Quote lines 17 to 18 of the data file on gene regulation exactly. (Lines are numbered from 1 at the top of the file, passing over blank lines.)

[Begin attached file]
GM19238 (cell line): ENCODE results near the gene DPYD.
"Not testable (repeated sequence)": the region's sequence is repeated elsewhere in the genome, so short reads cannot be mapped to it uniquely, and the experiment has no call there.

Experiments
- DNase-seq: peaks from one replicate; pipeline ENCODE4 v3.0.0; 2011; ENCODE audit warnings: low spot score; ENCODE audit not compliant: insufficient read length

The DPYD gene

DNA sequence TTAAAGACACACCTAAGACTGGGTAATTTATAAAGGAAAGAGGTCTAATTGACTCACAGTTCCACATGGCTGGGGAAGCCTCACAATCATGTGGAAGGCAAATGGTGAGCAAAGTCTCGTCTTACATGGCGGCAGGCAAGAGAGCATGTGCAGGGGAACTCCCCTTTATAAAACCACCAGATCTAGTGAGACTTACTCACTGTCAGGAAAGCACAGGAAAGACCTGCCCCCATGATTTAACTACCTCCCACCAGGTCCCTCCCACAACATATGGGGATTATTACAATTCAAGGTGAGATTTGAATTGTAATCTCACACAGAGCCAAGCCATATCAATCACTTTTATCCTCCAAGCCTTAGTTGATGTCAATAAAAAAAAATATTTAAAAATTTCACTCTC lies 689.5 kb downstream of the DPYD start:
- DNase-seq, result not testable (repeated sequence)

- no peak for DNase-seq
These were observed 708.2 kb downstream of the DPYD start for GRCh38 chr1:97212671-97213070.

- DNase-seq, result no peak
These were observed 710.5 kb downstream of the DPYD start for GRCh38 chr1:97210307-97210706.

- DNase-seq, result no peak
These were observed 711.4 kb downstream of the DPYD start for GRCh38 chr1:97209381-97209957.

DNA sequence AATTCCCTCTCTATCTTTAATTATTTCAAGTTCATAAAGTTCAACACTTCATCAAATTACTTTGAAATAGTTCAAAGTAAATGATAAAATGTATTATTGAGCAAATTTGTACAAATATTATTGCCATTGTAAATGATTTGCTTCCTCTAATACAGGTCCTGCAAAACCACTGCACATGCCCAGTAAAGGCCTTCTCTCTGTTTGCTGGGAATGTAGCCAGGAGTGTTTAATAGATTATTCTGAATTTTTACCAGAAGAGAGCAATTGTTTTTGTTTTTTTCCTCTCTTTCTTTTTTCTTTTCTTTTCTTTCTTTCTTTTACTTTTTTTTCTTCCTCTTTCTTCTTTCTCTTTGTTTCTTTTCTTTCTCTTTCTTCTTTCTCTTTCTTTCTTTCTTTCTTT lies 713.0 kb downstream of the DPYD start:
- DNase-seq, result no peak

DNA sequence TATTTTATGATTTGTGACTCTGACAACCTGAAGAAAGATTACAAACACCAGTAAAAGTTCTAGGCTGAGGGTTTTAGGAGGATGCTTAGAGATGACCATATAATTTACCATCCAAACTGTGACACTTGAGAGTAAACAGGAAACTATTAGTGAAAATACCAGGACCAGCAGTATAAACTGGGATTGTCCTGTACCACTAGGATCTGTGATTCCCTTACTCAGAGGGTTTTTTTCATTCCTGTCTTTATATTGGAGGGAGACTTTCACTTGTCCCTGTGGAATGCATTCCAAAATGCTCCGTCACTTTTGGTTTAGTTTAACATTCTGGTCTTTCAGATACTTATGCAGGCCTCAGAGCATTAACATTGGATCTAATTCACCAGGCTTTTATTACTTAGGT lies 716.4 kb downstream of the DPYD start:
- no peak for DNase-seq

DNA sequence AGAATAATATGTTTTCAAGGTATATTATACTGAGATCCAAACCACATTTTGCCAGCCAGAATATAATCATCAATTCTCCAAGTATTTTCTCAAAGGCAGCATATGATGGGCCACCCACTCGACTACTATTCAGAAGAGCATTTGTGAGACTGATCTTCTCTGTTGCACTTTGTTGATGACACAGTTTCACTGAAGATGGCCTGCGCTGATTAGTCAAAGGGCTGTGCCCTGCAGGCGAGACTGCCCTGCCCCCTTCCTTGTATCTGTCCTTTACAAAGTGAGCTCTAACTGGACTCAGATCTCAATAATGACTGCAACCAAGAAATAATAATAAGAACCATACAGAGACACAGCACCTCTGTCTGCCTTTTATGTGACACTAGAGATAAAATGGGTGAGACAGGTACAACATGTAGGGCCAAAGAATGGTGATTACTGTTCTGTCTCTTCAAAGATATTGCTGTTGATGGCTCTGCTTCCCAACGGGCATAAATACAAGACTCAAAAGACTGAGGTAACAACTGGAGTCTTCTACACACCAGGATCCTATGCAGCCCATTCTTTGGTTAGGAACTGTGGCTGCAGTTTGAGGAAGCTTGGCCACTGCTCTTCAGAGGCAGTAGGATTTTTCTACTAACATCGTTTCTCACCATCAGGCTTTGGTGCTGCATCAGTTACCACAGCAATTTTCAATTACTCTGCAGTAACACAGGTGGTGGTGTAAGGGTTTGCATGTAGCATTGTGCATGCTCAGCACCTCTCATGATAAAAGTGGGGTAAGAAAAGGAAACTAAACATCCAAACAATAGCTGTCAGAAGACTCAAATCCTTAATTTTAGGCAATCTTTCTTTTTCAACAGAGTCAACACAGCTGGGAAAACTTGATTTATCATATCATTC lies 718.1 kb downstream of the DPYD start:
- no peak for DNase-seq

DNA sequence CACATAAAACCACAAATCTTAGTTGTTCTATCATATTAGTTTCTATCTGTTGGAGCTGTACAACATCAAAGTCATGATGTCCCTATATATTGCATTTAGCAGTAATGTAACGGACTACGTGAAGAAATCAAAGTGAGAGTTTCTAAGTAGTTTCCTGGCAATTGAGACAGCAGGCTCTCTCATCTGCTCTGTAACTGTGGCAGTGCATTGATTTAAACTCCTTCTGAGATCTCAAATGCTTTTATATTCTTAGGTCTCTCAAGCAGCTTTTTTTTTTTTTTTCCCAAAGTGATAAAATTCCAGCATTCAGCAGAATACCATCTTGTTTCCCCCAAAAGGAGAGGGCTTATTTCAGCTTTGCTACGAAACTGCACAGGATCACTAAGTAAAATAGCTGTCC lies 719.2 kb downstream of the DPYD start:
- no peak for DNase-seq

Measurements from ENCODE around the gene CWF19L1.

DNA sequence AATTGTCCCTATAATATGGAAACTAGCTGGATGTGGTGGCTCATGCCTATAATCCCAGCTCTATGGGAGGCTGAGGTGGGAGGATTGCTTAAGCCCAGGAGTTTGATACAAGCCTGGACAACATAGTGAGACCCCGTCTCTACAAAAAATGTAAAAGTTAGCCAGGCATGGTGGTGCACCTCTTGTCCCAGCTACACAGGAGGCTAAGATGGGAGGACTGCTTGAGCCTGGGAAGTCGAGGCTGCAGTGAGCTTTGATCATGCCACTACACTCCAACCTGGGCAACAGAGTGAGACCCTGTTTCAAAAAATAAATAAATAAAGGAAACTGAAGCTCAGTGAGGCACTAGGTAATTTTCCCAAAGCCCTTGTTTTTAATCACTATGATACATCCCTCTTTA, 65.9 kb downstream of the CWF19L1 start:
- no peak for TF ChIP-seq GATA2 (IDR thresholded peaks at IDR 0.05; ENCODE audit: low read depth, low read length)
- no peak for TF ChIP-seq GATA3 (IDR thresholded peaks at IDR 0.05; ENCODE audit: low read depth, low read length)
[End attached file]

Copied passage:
- no peak for DNase-seq

DNA sequence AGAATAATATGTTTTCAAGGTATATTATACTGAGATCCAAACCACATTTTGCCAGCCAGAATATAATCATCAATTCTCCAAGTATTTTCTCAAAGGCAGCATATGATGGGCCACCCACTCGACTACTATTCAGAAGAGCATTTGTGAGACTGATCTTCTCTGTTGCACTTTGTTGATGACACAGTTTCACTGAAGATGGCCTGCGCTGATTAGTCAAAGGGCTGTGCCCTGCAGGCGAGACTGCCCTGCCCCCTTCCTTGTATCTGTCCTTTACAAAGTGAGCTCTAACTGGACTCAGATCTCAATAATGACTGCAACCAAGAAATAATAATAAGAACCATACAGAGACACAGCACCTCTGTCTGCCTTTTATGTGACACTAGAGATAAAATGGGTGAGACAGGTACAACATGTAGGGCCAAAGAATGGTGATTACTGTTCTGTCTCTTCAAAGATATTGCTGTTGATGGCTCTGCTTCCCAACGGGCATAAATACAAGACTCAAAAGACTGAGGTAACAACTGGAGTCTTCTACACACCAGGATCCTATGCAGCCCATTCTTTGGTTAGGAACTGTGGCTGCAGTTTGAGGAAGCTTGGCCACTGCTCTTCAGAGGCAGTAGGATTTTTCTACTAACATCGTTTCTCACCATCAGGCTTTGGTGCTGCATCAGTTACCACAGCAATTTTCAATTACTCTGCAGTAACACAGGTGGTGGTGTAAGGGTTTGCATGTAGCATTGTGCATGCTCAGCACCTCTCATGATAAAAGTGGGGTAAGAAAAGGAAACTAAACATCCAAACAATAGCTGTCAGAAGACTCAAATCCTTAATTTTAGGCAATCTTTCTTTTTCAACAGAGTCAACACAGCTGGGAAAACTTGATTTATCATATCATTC lies 718.1 kb downstream of the DPYD start: